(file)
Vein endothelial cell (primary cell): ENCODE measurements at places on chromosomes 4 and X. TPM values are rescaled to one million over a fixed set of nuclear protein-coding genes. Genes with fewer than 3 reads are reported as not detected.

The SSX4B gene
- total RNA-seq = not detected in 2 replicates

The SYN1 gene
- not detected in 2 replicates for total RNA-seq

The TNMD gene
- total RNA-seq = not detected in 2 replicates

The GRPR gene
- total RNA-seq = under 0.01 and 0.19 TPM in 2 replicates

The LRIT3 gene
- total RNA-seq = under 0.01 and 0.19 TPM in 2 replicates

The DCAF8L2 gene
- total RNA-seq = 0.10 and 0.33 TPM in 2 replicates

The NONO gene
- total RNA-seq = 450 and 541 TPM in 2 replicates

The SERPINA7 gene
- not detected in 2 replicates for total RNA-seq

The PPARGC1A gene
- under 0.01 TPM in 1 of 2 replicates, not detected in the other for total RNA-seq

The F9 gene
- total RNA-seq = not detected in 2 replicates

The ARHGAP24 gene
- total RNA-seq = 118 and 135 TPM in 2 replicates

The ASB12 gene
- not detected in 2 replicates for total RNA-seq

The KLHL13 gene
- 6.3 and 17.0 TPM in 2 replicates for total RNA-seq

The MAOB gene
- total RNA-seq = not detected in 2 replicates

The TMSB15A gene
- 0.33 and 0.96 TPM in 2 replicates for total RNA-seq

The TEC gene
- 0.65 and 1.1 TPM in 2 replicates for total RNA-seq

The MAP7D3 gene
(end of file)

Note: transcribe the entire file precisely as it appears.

Vein endothelial cell (primary cell): ENCODE measurements at places on chromosomes 4 and X. TPM values are rescaled to one million over a fixed set of nuclear protein-coding genes. Genes with fewer than 3 reads are reported as not detected.

The SSX4B gene
- total RNA-seq = not detected in 2 replicates

The SYN1 gene
- not detected in 2 replicates for total RNA-seq

The TNMD gene
- total RNA-seq = not detected in 2 replicates

The GRPR gene
- total RNA-seq = under 0.01 and 0.19 TPM in 2 replicates

The LRIT3 gene
- total RNA-seq = under 0.01 and 0.19 TPM in 2 replicates

The DCAF8L2 gene
- total RNA-seq = 0.10 and 0.33 TPM in 2 replicates

The NONO gene
- total RNA-seq = 450 and 541 TPM in 2 replicates

The SERPINA7 gene
- not detected in 2 replicates for total RNA-seq

The PPARGC1A gene
- under 0.01 TPM in 1 of 2 replicates, not detected in the other for total RNA-seq

The F9 gene
- total RNA-seq = not detected in 2 replicates

The ARHGAP24 gene
- total RNA-seq = 118 and 135 TPM in 2 replicates

The ASB12 gene
- not detected in 2 replicates for total RNA-seq

The KLHL13 gene
- 6.3 and 17.0 TPM in 2 replicates for total RNA-seq

The MAOB gene
- total RNA-seq = not detected in 2 replicates

The TMSB15A gene
- 0.33 and 0.96 TPM in 2 replicates for total RNA-seq

The TEC gene
- 0.65 and 1.1 TPM in 2 replicates for total RNA-seq

The MAP7D3 gene